“The programs will be somewhat more expensive, and will slightly increase the risk of a poor finish (russetting) of the fruit. But the majority of growers [will stay in organic production], after they understand the programs will be successful,” Johnson says. “Some growers in the wrong climate or with the wrong cultivar might have to switch back to conventional, but if there is a strong market (as there is this year), it is likely that losses in organic production will be filled by someone else.”
A Three-Year Project In Michigan
Research has begun in Michigan on applying some of what has worked out West to the conditions in Michigan, thanks to a $464,000 grant from USDA. George Sundin, a professor in the Plant, Soil, and Microbial Sciences Department at Michigan State University and Matthew Grieshop, an associate professor in MSU’s Organic Pest Management lab will be working on the project.
“Organics are growing in the Midwest and Eastern U.S., but [growers are] very limited by diseases — fire blight and apple scab being the main ones. It all has to do with our environment and our humid conditions,” Sundin says. “We’ve tested many different controls for fire blight over the past 12, 13 years with very little success in the East. Same materials they use [in the West], same kinds of experiments done. But, ours never seem to work or they might work one year but not the next.”
He says the lack of consistent results, along with the phase-out of antibiotics this fall, led Sundin and Grieshop to seek out how to apply what has worked in the West to Michigan.
“The grant was really borne out of our desire to understand how these organisms control fire blight and how they’re affected in our environment, in our region,” he says.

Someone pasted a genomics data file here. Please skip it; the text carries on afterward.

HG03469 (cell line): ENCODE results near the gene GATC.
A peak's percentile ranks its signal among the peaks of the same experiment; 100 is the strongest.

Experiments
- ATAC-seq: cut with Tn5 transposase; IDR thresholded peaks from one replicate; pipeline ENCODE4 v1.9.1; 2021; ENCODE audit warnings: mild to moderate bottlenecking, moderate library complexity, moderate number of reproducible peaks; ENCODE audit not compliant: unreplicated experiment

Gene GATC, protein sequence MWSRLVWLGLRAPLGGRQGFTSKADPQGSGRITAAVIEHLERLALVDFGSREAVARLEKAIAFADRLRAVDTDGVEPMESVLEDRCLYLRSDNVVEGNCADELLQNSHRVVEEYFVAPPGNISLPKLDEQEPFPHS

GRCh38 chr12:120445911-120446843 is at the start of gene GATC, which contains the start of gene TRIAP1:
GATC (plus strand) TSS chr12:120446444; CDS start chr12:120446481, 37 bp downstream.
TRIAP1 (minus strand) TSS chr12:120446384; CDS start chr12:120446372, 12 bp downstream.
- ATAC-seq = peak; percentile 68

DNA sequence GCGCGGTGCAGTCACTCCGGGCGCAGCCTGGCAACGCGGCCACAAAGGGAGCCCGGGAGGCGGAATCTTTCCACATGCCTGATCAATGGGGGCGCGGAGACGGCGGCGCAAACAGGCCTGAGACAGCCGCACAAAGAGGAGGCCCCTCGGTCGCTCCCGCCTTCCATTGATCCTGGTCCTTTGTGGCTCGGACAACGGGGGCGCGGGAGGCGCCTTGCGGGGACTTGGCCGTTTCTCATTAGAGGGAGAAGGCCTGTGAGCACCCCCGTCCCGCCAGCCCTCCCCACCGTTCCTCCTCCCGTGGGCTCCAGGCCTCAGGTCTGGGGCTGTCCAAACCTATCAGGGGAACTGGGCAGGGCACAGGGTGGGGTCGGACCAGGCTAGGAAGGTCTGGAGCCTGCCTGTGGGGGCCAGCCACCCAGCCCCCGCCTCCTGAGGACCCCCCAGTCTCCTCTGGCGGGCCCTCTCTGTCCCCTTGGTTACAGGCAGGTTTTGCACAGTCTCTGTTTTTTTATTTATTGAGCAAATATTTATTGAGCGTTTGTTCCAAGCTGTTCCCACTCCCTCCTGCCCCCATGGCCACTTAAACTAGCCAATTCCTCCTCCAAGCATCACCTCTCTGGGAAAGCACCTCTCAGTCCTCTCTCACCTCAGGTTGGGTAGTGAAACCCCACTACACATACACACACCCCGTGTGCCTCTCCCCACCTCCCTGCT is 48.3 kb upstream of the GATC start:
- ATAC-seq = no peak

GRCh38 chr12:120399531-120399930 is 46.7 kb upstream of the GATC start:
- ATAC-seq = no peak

In The First Year Of Research
This is the first year of the project, and Sundin says the research will focus on Blossom Protect, a yeast spray that has had success out West. Sundin hopes to study how the yeast works with the humid conditions. The research will also involve sterilizing the flower with Oxidate prior to the Blossom Protect application with the hopes of giving the yeast a higher success rate. There is thought that the organisms occurring naturally on the apple flowers could inhibit the colonization of the yeast. Sundin will also examine how the yeast colonizes the different parts of the flower.
Sundin and Grieshop are working with highly-susceptible varieties — Jonathan and Gala — with the intention of finding the best results with where the fire blight bacteria will be the most damaging. Sundin is curious to see what influence apple cultivars have in the process of fire blight prevention.
The research team is also examining what type of phytotoxicity that copper applications will have on the fruit, and on the severity of russetting could develop. Sundin notes that there are several formulations with lower amounts of copper and those have shown less russetting in the West. Along with studying the phytotoxicity of the copper, he plans to see what type of application rates are needed in order to maintain control.
Michigan’s more-humid climate can cause copper applications to dry slowly, says Sundin. The copper stays on the fruit surface longer, and increases the risk of russetting.
“That’s another issue that’s unique to our environment that we may have to deal with, but the copper may be safe enough that we can get the activity, and disease control out of it and be safe from phytotoxicity,” he says.
Research will also examine what type of compatibility that biocontrols such as Blossom Protect and Serenade Optimum have with copper application. Sundin notes that many of these fire blight control options have not been tested together.
Looking To The Future Of The Research
After a few years, Sundin says research will be moved on to orchards for application.
As for now, organic apple growers in Michigan will have to rely on what Sundin and Grieshop discover this year for the 2015 growing season.